Once you know who your third parties are – or you’ve selected a new vendor or partner to work with – you need to assess the level of risk they introduce to your organization. You should assess risk from multiple angles, asking questions like:

  • How much access do they need? A third party who just needs basic network access is inherently less risky than one who needs administrative privileges.
  • What is the value or sensitivity of the data being accessed? Is it subject to any data privacy regulations? Could its exposure cause monetary or reputational damage to your organization?
  • Does this third-party organization have a history of security breaches or compliance violations?
  • Are there any conflicts of interest with the third-party company or personnel? For example, are any of their major investors in direct competition with you? Does this contractor or consultant have any relevant personal relationships with people in your organization?

Your assessment needs to determine whether the value brought by the third party is worth the inherent risk involved in working with them. There’s no hard-and-fast rule for this, so it’s something your organization needs to decide based on your unique security and compliance requirements.

Establish Consistent TPRM Policies

Once you’ve determined which questions to ask and how to evaluate the answers, you should apply your new TPRM policies consistently to every third party. That includes long-term, trusted vendors and contractors with whom you’ve established close relationships. There’s a first time for everything, including security breaches, so you shouldn’t make exceptions based on a history of good behavior.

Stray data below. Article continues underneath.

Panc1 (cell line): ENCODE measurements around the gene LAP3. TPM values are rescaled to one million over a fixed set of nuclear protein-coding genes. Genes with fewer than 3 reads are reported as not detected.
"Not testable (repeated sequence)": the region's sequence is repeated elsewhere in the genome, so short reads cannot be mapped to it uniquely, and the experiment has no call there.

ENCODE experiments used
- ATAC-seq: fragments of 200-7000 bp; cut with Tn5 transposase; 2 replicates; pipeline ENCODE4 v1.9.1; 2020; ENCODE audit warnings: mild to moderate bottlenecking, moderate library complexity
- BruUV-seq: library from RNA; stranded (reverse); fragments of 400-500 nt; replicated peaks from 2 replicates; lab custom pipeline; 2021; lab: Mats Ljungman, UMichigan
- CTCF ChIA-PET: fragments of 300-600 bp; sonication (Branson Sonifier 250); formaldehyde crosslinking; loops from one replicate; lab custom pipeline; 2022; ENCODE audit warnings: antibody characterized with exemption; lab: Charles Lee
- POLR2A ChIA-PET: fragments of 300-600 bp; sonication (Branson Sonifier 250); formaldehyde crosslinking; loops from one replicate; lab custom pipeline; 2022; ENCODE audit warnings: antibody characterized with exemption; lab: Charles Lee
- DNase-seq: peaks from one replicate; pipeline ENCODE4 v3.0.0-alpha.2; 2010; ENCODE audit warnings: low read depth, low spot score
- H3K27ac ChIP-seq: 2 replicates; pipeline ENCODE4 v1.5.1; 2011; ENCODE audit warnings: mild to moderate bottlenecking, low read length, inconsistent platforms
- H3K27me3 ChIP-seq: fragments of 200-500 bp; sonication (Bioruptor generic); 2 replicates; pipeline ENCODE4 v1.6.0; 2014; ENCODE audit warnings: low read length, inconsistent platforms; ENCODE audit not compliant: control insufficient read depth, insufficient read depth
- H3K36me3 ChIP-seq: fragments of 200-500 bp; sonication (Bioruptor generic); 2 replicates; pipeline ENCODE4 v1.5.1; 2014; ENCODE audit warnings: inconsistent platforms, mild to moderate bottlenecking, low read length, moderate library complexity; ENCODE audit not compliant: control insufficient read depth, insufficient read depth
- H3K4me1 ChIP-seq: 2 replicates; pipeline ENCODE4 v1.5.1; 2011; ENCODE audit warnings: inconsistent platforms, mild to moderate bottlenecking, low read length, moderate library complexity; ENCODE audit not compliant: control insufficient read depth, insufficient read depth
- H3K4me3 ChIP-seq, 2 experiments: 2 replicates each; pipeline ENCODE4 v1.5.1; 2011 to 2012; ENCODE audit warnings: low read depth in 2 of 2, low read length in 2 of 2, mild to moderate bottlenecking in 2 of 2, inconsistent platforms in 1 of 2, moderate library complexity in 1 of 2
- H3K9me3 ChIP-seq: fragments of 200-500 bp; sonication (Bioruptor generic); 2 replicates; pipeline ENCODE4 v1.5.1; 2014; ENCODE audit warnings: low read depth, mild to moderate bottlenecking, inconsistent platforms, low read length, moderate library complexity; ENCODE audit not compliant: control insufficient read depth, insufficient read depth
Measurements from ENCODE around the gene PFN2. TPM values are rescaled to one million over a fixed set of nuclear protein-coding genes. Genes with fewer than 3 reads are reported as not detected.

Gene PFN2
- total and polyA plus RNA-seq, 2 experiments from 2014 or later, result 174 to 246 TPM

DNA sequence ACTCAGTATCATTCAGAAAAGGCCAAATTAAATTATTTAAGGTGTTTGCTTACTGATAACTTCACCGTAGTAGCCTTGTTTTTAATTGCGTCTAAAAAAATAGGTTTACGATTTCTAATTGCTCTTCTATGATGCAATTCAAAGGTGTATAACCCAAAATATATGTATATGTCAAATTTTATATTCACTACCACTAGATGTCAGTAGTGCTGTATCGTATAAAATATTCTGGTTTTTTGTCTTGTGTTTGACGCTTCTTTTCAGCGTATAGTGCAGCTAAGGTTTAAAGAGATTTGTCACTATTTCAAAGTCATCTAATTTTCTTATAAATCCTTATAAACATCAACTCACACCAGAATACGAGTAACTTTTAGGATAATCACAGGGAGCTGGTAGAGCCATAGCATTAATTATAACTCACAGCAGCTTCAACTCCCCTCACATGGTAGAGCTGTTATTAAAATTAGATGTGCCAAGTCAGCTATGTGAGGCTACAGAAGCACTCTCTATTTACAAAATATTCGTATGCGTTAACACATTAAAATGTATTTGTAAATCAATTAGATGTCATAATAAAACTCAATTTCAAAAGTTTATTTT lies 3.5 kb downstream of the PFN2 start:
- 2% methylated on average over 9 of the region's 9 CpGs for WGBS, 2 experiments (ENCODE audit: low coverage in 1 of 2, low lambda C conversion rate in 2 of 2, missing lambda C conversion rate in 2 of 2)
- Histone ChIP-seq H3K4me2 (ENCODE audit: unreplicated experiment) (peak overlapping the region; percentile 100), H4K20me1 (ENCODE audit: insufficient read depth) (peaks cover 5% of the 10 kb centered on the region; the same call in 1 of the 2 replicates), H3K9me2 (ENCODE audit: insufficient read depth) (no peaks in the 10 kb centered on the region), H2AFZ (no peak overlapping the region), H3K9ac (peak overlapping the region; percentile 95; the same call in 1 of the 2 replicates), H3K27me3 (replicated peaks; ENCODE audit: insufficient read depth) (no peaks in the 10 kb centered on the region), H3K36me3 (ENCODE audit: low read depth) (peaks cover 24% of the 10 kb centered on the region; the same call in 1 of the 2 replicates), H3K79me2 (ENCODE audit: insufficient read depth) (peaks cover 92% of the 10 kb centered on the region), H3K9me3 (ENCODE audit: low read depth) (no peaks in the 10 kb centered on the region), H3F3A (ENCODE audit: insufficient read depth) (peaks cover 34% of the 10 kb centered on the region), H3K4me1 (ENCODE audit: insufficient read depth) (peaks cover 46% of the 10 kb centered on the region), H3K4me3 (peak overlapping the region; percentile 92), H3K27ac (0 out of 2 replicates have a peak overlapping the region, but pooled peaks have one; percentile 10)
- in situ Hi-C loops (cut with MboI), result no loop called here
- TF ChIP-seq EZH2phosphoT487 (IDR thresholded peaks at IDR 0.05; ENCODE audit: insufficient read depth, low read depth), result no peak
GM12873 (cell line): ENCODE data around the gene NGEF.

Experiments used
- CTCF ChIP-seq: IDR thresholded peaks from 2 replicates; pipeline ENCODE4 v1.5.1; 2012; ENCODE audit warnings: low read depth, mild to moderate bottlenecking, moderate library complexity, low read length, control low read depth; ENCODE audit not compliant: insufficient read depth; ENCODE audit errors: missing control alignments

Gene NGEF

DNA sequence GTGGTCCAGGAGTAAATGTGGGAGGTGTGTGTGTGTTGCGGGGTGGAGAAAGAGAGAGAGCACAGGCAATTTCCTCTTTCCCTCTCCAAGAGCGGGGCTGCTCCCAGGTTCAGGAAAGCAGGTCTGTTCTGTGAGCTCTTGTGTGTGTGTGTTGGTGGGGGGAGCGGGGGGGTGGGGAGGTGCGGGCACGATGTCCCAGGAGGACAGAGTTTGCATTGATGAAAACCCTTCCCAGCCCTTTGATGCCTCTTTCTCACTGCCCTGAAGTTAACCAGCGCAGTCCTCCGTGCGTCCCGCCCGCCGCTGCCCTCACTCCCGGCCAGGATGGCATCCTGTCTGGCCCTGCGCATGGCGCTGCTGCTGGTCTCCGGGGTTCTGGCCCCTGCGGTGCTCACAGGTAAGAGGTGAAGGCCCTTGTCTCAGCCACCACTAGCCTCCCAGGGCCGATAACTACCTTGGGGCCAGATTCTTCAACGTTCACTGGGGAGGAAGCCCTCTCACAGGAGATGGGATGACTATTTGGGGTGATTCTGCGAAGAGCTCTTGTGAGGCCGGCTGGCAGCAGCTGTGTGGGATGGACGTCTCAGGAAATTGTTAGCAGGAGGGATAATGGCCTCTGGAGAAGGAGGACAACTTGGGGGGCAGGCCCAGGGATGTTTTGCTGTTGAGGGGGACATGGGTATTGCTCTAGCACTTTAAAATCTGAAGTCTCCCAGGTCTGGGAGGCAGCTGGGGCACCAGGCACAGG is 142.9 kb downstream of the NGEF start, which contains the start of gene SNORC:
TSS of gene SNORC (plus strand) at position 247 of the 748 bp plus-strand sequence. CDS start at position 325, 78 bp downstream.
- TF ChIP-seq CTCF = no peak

Automate Your TPRM

There are some limitations to manual TPRM. First, identifying and tracking all your third parties is time-consuming, and there’s always a chance you’ll miss someone. Second, risk assessment questionnaires rely on your third-party Point of Contact providing thorough and accurate answers. Third, that assessment only gives you a snapshot of a single moment in time – staff turnover, policy updates, new software vulnerabilities, and other changes could have a serious impact on third-party risk.

Automation addresses these TPRM limitations in a variety of ways. For example, automatic discovery tools can help you locate all the cloud services, applications, vendor accounts, and third-party devices connected to your enterprise network. Many automated TPRM tools give you a central dashboard from which to manage your third parties and create, deploy, and track risk assessments. That means you always have an up-to-date accounting of who’s accessing your network and what their risk profile is. Finally, TPRM monitoring tools give you continuous visibility into your third parties’ external security perimeter, so you’ll always be aware of any changes that may affect their risk profile.

Keeping Third-Party Risk Management (TPRM) Compliance, Security, and Efficiency in Balance

Identifying your third parties, assessing their inherent risk, and establishing consistent policies are crucial first steps to successful TPRM. Automation takes TPRM to the next level by streamlining processes, reducing human error, and providing continuous third-party monitoring. A robust TPRM program keeps compliance, security, and efficiency in balance so you can get the most out of your third-party relationships while mitigating the risks to your organization.